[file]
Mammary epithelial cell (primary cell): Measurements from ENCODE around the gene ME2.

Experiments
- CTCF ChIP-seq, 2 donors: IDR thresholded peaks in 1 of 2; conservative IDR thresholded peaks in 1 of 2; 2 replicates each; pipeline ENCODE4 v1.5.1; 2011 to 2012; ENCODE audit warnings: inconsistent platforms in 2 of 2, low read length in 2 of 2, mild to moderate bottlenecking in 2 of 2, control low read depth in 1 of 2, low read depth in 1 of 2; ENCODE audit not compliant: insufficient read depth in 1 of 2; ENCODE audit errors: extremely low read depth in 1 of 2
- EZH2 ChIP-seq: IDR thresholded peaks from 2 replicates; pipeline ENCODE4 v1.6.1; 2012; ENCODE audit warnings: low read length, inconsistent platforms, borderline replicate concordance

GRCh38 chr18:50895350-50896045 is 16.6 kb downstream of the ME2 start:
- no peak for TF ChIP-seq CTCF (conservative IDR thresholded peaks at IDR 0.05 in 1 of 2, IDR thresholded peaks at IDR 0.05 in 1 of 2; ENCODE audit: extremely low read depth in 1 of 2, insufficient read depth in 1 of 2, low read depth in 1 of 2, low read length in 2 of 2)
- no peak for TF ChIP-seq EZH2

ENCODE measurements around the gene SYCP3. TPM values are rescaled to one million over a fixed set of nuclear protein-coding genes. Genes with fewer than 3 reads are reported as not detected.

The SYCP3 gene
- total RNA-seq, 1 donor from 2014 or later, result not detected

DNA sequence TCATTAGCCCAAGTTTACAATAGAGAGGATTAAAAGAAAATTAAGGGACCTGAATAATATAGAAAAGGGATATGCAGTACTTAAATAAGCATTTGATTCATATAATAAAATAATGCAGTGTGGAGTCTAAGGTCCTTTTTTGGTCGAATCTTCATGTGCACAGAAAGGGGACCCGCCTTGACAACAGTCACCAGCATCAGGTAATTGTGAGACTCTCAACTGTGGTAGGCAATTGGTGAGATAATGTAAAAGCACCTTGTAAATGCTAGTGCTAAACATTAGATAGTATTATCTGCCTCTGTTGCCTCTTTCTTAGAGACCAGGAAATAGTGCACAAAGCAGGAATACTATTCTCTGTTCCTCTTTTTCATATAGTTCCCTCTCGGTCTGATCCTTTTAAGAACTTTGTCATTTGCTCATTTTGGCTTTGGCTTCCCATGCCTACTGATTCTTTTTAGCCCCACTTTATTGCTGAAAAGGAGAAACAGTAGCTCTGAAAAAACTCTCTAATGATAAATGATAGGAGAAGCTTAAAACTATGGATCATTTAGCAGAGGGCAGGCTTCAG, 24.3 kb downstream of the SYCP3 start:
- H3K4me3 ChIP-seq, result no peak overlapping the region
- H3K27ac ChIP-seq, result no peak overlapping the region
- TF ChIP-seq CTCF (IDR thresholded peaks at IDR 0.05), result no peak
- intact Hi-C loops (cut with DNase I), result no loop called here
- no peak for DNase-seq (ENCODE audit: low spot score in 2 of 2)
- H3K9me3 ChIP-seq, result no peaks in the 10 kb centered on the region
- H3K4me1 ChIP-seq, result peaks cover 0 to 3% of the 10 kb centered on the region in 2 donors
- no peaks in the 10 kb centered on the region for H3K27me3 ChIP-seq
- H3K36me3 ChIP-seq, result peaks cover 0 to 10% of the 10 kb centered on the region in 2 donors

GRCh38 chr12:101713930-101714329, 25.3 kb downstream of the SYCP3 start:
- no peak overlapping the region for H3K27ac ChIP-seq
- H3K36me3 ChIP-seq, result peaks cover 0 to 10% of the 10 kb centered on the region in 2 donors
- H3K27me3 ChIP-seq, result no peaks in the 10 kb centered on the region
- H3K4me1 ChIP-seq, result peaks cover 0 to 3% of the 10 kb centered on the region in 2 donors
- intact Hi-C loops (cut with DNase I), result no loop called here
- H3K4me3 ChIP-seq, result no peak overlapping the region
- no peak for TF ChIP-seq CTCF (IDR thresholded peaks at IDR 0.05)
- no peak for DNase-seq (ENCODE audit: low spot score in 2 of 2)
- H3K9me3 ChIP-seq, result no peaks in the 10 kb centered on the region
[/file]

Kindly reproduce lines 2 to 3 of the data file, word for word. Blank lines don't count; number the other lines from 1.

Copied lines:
Experiments
- CTCF ChIP-seq, 2 donors: IDR thresholded peaks in 1 of 2; conservative IDR thresholded peaks in 1 of 2; 2 replicates each; pipeline ENCODE4 v1.5.1; 2011 to 2012; ENCODE audit warnings: inconsistent platforms in 2 of 2, low read length in 2 of 2, mild to moderate bottlenecking in 2 of 2, control low read depth in 1 of 2, low read depth in 1 of 2; ENCODE audit not compliant: insufficient read depth in 1 of 2; ENCODE audit errors: extremely low read depth in 1 of 2